Fancy purebred cats with unusual noses, as pristine, fluffy and fantastic as they are, sometimes have congenital defects within those cute noses, that can lead to scary situations for them and their owners. If you own a purebred cat with a flat face or pushed-in nose or are thinking of acquiring one, you definitely should know about Brachycephalic Airway Syndrome and what you can do about it.
Which Breeds Are Susceptible?
Any cat coming from a number of famous feline families with short or pushed-in noses is more susceptible, but mainly Persians, Himalayans, and Burmese. Your cat could have a touch of one of these breeds in his genes, giving him that cute, pouty face, but also an increased likelihood of having some anomaly within his breathing system. Some Burmese cats don't have a small, tilted nose, but, rather, a long and drawn-out one, which could mean a lengthier soft palate, which could also lead to strange sounds, frequent coughs or trigger the gag reflex.
Other internal components of the nasal cavity can be disfigured, and the condition can occur in dog breeds, too. Parts within the nose can actually block the passage of air, causing minor or major complications for both pet and owner.
What Are The Symptoms Of Brachycephalic Airway Syndrome?
A cat with structural abnormalities in his nose, mouth and other airway passages likely won't look much different than other cats, save for that cute, scrunched-up nose, but they do often sound different from an average cat due to the abnormalities, with strange snoring, snorting, sneezing and coughing, frequently heard. The purring may be pronounced, with extra moans and groans that make you do a double-take.
Additionally, a feline with a condition like this is very likely to tire easily, leading you to believe you've played too long or pushed your cat too hard when that's not the case at all. Even though you may not hear labored breathing or even see the cat's body rise and fall quickly with the inhibited breathing, that sudden plop to the floor that tells you he's had enough can be a big clue.
Should You Be Worried?
It's hard not to worry when your cat is making odd noises or seems to tire quickly; however, most cats with this syndrome aren't in a dire state. Additional complications, such as a respiratory infection, excess heat and/or humidity, along with being overweight, do exacerbate Brachycephalic Airway Syndorme, though, so if any of those situations arise, monitor your cat closely and contact your vet immediately if you observe difficulty breathing or any other symptoms.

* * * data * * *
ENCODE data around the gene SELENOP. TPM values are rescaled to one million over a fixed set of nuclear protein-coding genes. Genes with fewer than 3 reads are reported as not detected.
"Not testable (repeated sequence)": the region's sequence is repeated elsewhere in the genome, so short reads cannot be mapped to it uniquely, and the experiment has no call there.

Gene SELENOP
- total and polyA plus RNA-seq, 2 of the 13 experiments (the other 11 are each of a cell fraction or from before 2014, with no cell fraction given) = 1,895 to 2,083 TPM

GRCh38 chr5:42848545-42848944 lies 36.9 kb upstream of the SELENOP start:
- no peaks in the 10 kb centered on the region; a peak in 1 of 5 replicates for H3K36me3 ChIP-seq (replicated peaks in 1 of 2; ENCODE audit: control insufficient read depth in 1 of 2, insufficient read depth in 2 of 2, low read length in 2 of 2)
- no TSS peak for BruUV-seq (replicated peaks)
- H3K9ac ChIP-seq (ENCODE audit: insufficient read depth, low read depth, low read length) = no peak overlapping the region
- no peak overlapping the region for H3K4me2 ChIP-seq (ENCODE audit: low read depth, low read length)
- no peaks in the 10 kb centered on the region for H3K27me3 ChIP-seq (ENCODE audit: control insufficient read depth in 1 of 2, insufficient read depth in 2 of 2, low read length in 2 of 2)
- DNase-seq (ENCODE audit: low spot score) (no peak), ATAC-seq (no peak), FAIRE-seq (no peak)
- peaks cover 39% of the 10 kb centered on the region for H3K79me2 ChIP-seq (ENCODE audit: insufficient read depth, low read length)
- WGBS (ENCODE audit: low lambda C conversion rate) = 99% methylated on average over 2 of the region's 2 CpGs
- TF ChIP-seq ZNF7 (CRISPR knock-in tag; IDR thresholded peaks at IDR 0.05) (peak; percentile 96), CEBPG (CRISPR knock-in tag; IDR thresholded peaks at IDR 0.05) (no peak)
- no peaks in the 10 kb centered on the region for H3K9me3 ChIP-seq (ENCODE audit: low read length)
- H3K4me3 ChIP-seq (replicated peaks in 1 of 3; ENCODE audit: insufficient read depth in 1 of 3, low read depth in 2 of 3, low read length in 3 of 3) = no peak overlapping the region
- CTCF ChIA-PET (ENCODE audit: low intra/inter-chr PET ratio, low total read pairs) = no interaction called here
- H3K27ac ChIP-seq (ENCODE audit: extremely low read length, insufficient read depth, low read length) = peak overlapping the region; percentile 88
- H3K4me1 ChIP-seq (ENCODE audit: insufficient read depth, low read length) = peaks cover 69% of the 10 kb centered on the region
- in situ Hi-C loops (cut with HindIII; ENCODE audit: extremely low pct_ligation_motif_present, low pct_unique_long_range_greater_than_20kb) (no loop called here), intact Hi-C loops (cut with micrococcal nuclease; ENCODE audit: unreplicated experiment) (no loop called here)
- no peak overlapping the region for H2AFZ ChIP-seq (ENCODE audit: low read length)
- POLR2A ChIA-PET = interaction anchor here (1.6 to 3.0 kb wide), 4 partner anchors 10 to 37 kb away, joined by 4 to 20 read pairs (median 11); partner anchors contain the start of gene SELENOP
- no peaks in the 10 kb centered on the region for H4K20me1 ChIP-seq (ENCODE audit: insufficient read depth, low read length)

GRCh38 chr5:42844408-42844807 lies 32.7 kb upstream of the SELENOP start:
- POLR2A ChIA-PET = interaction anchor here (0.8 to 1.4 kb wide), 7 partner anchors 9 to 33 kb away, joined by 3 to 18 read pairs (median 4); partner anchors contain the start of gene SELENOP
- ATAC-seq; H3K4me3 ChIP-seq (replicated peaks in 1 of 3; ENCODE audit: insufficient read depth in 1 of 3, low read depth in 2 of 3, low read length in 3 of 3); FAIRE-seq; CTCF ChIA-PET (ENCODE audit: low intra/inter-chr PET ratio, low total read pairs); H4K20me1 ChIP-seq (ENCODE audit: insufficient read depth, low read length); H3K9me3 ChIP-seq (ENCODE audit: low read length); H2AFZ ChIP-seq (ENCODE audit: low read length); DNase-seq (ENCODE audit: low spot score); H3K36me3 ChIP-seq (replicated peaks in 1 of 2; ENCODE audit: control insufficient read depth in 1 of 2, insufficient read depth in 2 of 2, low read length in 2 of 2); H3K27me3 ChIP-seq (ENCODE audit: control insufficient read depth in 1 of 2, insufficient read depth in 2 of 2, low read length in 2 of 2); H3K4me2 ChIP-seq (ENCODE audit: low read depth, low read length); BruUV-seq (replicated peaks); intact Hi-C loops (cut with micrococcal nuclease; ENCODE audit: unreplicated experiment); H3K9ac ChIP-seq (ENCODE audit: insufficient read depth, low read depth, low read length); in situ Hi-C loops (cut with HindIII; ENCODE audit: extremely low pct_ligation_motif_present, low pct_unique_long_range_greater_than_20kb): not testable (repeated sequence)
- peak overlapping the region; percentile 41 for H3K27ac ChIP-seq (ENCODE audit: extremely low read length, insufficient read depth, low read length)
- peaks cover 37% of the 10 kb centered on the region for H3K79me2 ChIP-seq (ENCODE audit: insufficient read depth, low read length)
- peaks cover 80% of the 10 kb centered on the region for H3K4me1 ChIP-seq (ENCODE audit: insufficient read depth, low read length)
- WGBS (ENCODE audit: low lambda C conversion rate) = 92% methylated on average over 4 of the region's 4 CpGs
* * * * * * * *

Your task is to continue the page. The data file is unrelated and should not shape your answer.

Can A Veterinarian Hospital Help?
Cats with breathing difficulties due to their short snouts may be challenging for vets because this condition also makes anesthesia riskier than normal. If your cat's breathing is labored enough to require medical attention, he'll first need to undergo blood tests, to ensure that he won't have a reaction to the anesthesia. Under the sedation, the experts at a veterinarian hospital can take a close look at the nasal components, and determine what course of action to take.
Some felines require the help of medication for short-term relief, but the long-term solution is most often surgery. From the nostrils to the palate and down to the larynx, small areas of tissue can be removed, clearing the airway passages and, hopefully, allowing the cat to lead a normal life thereafter.
How Can You Help Your Fancy Feline?
One of the most important ways to support your feline with Brachycephalic Airway Syndrome is to manage their weight, no matter how often or fervently they plead for food. Because an airway restriction is affected by extra weight, particularly to the extent that the animal is classified as obese, it's very important that your cat not be burdened by a few extra pounds. Keeping the weight off now if much easier than losing it later, plus, your cat may already become winded quickly; if he becomes overweight, the problem will be compounded, making it next to impossible to exercise the extra weight off.
Manage his weight, keep his environment comfortable, never entice him when he seems tired or winded and always follow the advice of your veterinarian, to avoid further complications.
While alarming at first, congenital breathing problems for high-class, purebred cats are usually quite manageable, with many not needing any treatment at all. Even if your upper-crust kitty does require surgery, it's fairly straight-forward, with very high success rates. The worst part, for most pet owners, is not knowing what's going on, but that unease should subside, following a conference with your veterinarian. To learn more contact a caring company like Sepulveda Animal Hospital.